How I Got Sober During a Pandemic

Msnazzy

If you would have told me a year ago that I would have ended my relationship with alcohol, I would have (drunkenly) laughed in your face. If you would have told me that I would have chosen to end this relationship at the beginning of a pandemic, I would have laughed even harder. Funny enough, that is exactly what happened.

I had flirted with the idea of eliminating alcohol from my life for a long time before I finally made the decision. I listened to people all around me who were advising that I take a serious look at my relationship with alcohol, because it was a visible point of destruction in my life and it was only going to get worse. That was the thing, I listened and listened to people telling me to make a change, but at the end of the day, it was a change that I was not yet ready to make. I was not ready to admit I had a problem with alcohol. I was convinced I could handle it. I was convinced that I could limit my alcohol intake. I was convinced that my life would feel empty without alcohol.

I am sure we have all woken up the morning after a night of drinking and said to ourselves that we would not let that happen again. We have gained enough awareness to realize that we had texted our ex, drove impaired, caused pain to ourself or someone we care about, or maybe we just woke up with crippling anxiety even though nothing significant happened.

That morning:

I remember the morning after the night of drinking that I decided I had enough. I remember every emotion that was running through my body. I was sitting on the bathroom floor ready to finally surrender. Surrender the party girl who was using alcohol to drown out everything else and finally work to become the woman I knew I was meant to be. It was the first time I realized that this relationship with alcohol I was holding onto so tight was diminishing my value. I think that this was the first time I believed that I had more to offer the world. It was the first time that I wanted to make this change for me.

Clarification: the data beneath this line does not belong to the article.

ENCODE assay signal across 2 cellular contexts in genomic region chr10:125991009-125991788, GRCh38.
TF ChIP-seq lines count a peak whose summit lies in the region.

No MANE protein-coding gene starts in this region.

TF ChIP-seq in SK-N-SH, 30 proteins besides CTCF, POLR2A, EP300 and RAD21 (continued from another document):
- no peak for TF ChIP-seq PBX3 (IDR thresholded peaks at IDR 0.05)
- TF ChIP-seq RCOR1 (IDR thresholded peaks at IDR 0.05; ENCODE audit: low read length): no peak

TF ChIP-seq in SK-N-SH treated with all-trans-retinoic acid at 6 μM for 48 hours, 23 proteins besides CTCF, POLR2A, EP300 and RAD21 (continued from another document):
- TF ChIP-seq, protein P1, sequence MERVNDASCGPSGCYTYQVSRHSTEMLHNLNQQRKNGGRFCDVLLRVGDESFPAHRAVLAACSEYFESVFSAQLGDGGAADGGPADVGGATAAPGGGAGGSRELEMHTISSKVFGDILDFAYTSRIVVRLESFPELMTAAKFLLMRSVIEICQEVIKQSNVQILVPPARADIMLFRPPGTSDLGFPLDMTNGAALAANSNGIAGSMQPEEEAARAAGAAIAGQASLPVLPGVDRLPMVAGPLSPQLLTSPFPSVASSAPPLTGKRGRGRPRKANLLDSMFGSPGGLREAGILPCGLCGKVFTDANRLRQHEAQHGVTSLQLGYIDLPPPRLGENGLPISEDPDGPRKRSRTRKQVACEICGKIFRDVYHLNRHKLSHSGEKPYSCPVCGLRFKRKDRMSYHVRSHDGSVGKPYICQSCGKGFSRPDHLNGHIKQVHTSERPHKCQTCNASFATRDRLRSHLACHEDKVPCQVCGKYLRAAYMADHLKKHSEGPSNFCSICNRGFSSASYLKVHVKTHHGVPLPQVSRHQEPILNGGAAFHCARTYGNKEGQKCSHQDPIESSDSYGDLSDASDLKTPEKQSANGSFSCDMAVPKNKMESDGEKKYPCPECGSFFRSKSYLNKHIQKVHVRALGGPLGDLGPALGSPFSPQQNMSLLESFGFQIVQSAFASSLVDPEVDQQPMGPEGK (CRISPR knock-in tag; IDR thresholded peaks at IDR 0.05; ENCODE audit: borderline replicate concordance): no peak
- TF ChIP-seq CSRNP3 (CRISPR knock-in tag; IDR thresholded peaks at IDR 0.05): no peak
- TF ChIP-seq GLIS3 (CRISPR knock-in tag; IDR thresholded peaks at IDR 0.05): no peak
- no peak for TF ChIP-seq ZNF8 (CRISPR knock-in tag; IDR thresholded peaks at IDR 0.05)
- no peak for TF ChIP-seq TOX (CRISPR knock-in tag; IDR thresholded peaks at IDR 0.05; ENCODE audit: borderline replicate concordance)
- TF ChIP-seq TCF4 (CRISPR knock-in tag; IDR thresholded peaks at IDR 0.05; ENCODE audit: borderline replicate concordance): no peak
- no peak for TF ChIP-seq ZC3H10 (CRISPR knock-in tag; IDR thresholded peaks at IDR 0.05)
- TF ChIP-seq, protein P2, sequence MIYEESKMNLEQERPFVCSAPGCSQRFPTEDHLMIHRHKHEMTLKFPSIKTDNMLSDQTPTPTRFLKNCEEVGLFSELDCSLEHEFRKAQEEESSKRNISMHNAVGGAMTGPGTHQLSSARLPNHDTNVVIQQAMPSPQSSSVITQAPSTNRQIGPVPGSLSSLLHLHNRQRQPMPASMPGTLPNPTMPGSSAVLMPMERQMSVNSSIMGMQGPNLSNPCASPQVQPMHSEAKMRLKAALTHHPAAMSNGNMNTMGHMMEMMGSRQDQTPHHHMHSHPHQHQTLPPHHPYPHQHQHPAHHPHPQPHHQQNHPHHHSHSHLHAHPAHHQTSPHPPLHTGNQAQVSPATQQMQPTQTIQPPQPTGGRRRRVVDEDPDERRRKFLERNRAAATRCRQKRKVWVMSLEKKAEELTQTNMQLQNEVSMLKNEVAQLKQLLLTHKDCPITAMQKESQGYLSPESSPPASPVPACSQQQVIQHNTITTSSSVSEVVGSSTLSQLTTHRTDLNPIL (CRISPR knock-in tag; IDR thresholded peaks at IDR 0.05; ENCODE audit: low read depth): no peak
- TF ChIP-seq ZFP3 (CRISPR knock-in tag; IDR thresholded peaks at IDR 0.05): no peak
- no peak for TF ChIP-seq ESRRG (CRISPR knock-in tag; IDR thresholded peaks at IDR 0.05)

I honestly had no idea where to even start. The only alcohol recovery program I had really ever heard of was Alcoholics Anonymous. At this point I did not know much about it, but I knew enough that I did not want to start out with a traditional program. Plus, we were under a state-wide lockdown, so it was not like that I could go to any in person meetings.

Resources in my Toolbox:

I started out by burying myself in various books about addiction, growth, and living without alcohol. As I started reading more and more I began discovering more about myself and my personal issues with alcohol. One of my favorite books that was such a vital resource for me is “We Are The Luckiest” by Laura McKowen. Reading her book shifted my perception from an alcohol-free life being something that is boring and sad to a perception of pure gratitude. I was realizing that I was truly lucky to have the opportunity to change my path and rewrite my story.

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The Luckiest Club